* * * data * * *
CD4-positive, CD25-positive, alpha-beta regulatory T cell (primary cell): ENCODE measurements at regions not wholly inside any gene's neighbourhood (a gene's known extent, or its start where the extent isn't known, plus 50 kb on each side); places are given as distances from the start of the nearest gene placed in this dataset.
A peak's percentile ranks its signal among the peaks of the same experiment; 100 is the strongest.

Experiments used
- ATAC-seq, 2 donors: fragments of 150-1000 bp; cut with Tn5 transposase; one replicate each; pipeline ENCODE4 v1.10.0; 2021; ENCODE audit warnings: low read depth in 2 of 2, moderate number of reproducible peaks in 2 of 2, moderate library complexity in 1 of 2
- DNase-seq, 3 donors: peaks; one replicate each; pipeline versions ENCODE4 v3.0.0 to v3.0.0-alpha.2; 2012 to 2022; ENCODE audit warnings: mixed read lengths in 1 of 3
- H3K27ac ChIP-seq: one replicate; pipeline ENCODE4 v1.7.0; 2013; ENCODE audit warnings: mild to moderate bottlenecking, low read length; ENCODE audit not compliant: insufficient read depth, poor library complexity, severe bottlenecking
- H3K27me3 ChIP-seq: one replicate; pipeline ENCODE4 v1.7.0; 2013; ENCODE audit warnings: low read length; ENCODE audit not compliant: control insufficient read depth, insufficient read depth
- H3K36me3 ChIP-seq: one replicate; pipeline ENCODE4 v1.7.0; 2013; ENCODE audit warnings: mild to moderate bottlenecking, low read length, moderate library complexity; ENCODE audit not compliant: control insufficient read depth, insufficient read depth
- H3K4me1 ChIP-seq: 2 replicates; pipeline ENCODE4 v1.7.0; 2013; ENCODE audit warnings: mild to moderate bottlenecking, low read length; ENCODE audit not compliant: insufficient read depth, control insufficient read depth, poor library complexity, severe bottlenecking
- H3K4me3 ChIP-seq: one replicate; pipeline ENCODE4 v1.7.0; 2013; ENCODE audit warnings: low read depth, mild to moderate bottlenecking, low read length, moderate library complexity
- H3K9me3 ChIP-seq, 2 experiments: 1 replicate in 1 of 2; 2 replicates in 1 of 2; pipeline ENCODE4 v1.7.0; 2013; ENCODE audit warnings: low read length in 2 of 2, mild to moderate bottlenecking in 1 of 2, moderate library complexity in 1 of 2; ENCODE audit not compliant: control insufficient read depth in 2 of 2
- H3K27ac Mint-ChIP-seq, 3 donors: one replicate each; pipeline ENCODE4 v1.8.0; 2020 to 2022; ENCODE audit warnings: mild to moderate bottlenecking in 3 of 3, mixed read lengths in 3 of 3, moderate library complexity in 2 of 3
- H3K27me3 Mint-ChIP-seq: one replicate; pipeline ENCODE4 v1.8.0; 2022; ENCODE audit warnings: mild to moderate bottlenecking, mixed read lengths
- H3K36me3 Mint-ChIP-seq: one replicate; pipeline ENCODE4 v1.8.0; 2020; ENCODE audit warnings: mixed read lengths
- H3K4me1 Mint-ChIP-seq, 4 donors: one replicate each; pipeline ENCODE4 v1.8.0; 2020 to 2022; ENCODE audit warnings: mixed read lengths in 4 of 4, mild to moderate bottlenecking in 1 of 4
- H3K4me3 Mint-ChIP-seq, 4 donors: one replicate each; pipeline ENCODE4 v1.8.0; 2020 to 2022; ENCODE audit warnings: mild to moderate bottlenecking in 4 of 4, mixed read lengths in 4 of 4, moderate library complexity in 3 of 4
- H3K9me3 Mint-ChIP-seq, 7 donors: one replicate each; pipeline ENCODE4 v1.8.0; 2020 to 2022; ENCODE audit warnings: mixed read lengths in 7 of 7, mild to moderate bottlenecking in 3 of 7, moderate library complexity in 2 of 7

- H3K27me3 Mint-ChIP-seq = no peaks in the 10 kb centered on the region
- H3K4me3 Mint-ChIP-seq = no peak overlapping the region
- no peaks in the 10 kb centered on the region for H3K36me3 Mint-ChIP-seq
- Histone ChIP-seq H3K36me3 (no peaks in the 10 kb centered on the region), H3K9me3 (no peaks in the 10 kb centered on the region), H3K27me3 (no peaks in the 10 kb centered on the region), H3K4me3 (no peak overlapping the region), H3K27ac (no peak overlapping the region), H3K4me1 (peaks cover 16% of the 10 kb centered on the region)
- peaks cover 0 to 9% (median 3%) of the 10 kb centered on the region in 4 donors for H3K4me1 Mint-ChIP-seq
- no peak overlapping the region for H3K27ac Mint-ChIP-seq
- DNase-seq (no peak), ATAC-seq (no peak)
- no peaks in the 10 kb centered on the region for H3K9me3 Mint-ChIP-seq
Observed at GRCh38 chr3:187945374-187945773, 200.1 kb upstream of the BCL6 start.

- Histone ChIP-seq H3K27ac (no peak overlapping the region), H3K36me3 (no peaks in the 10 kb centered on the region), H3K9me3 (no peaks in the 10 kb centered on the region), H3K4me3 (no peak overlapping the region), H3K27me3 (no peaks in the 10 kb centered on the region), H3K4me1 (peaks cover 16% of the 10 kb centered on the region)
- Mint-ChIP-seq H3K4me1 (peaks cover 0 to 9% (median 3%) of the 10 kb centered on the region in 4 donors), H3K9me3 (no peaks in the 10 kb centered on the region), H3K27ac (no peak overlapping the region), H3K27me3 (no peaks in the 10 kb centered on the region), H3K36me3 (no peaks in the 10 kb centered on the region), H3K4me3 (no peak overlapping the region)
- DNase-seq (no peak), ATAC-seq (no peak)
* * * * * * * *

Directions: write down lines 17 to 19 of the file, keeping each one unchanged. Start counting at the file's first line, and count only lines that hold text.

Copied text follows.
- H3K9me3 Mint-ChIP-seq, 7 donors: one replicate each; pipeline ENCODE4 v1.8.0; 2020 to 2022; ENCODE audit warnings: mixed read lengths in 7 of 7, mild to moderate bottlenecking in 3 of 7, moderate library complexity in 2 of 7

- H3K27me3 Mint-ChIP-seq = no peaks in the 10 kb centered on the region
- H3K4me3 Mint-ChIP-seq = no peak overlapping the region